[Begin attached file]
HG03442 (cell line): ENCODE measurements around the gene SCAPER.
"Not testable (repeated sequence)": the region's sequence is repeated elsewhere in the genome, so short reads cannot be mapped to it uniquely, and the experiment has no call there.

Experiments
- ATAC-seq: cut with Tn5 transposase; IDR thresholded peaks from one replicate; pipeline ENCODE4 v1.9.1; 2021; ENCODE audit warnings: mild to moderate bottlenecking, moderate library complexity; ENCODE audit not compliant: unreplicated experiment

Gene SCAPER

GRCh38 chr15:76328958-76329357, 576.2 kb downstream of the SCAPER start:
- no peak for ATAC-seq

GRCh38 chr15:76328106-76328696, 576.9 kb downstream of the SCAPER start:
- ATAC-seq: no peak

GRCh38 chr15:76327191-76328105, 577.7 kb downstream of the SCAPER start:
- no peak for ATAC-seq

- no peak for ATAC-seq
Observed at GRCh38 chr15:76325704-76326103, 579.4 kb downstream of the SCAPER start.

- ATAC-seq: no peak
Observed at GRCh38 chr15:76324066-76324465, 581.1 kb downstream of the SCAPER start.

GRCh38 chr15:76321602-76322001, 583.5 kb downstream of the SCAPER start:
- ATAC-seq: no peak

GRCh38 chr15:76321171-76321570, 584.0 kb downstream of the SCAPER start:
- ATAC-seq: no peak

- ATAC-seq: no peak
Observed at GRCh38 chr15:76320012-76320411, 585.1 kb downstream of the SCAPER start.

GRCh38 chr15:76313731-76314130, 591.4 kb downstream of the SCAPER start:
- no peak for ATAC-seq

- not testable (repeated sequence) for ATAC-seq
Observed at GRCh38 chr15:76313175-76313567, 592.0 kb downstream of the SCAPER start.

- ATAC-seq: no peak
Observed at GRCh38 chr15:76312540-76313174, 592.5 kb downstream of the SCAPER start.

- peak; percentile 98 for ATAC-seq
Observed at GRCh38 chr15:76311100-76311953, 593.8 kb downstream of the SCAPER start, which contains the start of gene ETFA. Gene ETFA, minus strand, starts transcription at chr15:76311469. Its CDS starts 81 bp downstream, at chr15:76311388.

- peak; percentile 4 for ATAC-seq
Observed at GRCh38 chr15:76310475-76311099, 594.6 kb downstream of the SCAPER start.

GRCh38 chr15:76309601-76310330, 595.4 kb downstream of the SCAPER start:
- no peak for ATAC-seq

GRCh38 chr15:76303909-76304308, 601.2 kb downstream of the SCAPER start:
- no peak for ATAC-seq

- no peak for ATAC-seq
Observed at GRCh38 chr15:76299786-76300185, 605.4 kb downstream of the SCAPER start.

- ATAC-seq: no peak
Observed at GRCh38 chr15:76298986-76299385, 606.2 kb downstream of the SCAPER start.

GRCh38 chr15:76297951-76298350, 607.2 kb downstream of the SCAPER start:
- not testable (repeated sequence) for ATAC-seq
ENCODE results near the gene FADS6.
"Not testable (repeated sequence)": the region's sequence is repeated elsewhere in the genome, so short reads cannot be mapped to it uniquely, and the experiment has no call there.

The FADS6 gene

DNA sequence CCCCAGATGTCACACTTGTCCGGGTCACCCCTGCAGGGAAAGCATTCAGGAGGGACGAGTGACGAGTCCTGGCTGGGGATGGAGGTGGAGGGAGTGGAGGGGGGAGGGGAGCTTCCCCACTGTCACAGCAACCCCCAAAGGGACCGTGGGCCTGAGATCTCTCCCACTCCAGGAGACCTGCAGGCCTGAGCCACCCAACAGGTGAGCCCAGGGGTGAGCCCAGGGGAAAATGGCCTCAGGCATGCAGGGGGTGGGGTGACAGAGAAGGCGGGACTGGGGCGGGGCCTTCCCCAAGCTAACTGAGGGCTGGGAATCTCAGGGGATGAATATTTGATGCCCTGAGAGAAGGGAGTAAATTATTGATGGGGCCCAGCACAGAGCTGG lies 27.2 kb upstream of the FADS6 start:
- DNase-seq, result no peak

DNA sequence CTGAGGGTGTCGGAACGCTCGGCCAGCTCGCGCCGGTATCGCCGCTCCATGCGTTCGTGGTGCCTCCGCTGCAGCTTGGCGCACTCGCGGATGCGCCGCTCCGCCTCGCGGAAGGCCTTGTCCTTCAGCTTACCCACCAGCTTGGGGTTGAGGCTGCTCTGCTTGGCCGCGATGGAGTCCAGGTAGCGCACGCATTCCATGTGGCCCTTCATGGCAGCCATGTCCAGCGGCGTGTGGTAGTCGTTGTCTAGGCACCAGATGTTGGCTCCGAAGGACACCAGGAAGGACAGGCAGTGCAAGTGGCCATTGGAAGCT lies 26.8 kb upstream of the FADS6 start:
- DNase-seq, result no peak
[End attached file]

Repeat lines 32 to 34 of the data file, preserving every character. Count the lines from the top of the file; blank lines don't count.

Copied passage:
GRCh38 chr15:76309601-76310330, 595.4 kb downstream of the SCAPER start:
- no peak for ATAC-seq

GRCh38 chr15:76303909-76304308, 601.2 kb downstream of the SCAPER start: